/ Travel & Leisure

Would you insure yourself against a missed flight?

Ever missed a flight because your alarm clock didn’t go off or you simply didn’t leave the house in time? Is missing your flight a big enough concern to make you insure yourself against the prospect?

The idea of missing your flight may be enough to give you nightmares.

If you miss a flight and it’s your fault there’s every chance you will wave goodbye to the hundreds or thousands of pounds you’ve spent on the journey.

The airline has no legal obligation to help you, and the return leg of your trip will be cancelled if you miss the outbound one. The airline may put you on a later flight but you’re very likely to have to pay a penalty charge.

Some travel insurance companies will cover you for missed flights, but they are very unlikely to do so if there’s a chance it’s your fault. So even if you miss the flight because you hit unexpected traffic when you’re driving to the airport, some policies won’t pay out.

Missed Flight Cover policy

Well, a new insurance policy has been launched claiming to take that worry away.

The Missed Flight Cover policy was unveiled this week by a company called No Exclusions Ltd in partnership with EasyJet.

EasyJet customers will be given the option of taking out the insurance when they book a flight. At £7.50 for a single flight or £9.50 return, the policy promises to give you a refund or help you book another flight – whatever the reason for missing the original take off.

The only conditions are that you must arrive at the airport within four hours of the original take-off time, be fit to fly, and register your claim at the sales desk before leaving the airport.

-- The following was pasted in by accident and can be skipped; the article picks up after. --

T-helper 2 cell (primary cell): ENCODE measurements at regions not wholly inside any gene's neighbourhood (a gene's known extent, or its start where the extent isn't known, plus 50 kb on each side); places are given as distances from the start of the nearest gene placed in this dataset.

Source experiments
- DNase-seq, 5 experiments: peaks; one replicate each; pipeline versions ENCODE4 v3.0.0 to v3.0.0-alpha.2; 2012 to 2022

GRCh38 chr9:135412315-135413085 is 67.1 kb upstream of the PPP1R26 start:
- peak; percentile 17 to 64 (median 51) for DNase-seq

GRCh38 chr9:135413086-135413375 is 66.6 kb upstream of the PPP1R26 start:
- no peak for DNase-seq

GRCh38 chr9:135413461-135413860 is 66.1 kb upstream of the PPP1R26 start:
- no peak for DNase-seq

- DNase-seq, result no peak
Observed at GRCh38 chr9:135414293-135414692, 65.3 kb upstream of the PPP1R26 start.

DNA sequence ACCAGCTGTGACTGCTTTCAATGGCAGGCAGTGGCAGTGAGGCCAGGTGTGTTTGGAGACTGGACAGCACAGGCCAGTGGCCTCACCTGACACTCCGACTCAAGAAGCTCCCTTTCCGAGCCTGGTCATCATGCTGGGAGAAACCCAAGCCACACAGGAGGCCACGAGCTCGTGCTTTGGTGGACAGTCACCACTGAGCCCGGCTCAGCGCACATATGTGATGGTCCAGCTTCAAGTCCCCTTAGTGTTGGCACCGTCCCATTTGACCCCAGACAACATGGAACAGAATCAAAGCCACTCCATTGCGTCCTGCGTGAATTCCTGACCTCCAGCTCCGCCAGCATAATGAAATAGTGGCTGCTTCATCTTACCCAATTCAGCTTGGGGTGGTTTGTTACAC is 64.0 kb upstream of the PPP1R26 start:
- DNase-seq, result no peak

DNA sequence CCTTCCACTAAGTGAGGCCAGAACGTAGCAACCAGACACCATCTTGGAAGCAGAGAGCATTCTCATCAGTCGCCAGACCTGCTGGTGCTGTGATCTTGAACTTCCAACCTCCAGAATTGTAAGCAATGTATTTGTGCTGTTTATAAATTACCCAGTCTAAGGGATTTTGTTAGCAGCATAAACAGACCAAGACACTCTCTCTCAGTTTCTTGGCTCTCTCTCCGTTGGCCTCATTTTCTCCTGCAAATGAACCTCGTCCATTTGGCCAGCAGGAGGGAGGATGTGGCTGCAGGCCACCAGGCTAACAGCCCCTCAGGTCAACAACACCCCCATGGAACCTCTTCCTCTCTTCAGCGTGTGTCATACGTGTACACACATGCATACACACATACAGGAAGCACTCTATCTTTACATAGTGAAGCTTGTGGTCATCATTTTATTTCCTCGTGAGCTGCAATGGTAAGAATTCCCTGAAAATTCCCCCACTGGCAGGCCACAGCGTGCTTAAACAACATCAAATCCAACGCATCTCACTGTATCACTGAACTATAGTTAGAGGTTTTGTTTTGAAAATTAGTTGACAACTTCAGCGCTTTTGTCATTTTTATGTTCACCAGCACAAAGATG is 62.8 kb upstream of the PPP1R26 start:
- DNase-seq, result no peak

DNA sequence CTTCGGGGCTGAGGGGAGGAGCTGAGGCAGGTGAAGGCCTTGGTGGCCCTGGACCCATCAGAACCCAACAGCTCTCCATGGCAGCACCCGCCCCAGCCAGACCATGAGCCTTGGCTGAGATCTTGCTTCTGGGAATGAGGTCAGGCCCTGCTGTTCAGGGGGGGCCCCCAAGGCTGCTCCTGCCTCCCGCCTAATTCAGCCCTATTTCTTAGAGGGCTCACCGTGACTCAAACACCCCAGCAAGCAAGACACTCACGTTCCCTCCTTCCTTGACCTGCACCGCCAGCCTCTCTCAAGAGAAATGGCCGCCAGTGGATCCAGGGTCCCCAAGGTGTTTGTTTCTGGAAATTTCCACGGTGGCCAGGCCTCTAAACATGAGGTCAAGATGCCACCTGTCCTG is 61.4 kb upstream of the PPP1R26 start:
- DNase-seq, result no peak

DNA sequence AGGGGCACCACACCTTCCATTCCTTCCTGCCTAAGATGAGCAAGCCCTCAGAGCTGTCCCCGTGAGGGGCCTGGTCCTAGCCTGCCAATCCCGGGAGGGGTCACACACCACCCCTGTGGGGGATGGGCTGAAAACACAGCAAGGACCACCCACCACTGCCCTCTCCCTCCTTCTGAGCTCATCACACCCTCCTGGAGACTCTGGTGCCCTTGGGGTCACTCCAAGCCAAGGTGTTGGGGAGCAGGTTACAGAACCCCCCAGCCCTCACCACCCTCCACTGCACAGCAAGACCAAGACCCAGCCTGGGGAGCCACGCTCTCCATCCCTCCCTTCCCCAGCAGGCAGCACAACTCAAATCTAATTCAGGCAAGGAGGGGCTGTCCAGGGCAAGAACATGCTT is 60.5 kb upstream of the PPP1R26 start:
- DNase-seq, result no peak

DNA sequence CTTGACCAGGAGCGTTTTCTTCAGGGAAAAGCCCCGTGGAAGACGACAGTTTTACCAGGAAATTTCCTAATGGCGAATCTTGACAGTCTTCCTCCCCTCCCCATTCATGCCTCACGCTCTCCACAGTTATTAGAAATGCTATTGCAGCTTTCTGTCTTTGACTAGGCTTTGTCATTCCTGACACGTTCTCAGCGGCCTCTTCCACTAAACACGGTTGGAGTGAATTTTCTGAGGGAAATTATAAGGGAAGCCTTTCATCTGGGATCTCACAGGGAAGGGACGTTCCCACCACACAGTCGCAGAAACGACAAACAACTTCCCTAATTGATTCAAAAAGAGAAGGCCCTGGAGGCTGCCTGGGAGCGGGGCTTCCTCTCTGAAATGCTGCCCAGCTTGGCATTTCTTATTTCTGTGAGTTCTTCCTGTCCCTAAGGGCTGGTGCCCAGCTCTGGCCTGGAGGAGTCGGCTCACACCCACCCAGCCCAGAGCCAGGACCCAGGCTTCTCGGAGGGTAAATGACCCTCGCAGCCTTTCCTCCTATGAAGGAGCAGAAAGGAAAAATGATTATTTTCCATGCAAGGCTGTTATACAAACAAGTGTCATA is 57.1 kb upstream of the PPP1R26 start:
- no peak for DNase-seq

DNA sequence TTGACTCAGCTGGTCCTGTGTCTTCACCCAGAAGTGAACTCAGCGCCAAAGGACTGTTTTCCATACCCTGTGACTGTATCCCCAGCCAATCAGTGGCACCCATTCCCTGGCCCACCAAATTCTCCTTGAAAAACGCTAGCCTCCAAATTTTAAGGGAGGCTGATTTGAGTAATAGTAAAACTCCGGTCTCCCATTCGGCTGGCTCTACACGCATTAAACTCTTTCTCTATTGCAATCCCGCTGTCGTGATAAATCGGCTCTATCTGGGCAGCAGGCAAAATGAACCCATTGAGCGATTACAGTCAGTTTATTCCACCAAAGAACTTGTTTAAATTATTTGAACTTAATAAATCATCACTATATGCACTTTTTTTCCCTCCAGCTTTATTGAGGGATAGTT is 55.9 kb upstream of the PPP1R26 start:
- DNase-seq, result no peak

So is this a useful new service, or just another extra for an airline to push on to you?

Never missed a flight

I’ve never worried about missing flights, and I’ve never missed one. I’ve come close a few times as I used to be so relaxed about it, I’d leave it very late and end up checking-in with minutes to spare. These days I just get up early and leave plenty of time.

I wonder if the product launch is timed to coincide with potential Olympic transport chaos around London during peak holiday season, which might make people more worried about missed flights.

Either way, do you think the concept is a good idea? Will it reassure you that your flight is covered or do you feel it’s an unnecessary holiday expense?


This new insurance is open to abuse. If you want to fly on the last flight of the day to avoid taking time off work but it’s very expensive (often the case with conveniently-timed evening flights), you could book a cheaper earlier flight and then “miss” it on purpose. You could then turn up for the expensive evening flight and the policy would pay up for the extra cost. I wonder how long this insurance will last with this obvious potential for abuse.

Edy says:
19 July 2012

I dream about the day when all airline companies go bankrupt!

The only reason I might consider the insurance is for connecting flights. When I flew to Australia, I had two flights and nearly missed my connecting one because my initial flight was running a couple of hours late. In retrospect, that should have been something I accommodated for time-wise though!

To me it depends – Very expensive long journeys with plane changes – I might pay if the cost was low. But for a short cheap flight – No.

Never having missed departure of a plane until this year I believe in the area in the insurance policy as that this idea would be most acceptable to most people.

Rex Parkinson says:
18 June 2013

I have missed two flights, both due to accidents/incidents on a motorway (M25 x 2) in which the vehicle that I was travelling in was NOT involved but was caught up in the tailback. On a motorway or dual carriageway you cannot do anything except wait for the road to reopen. In both cases my Travel Insurance refused the claim because the vehicle that I was travelling in was not involved in the accident/incident. I thought, wrongly, this is what travel insurance is for. Silly me!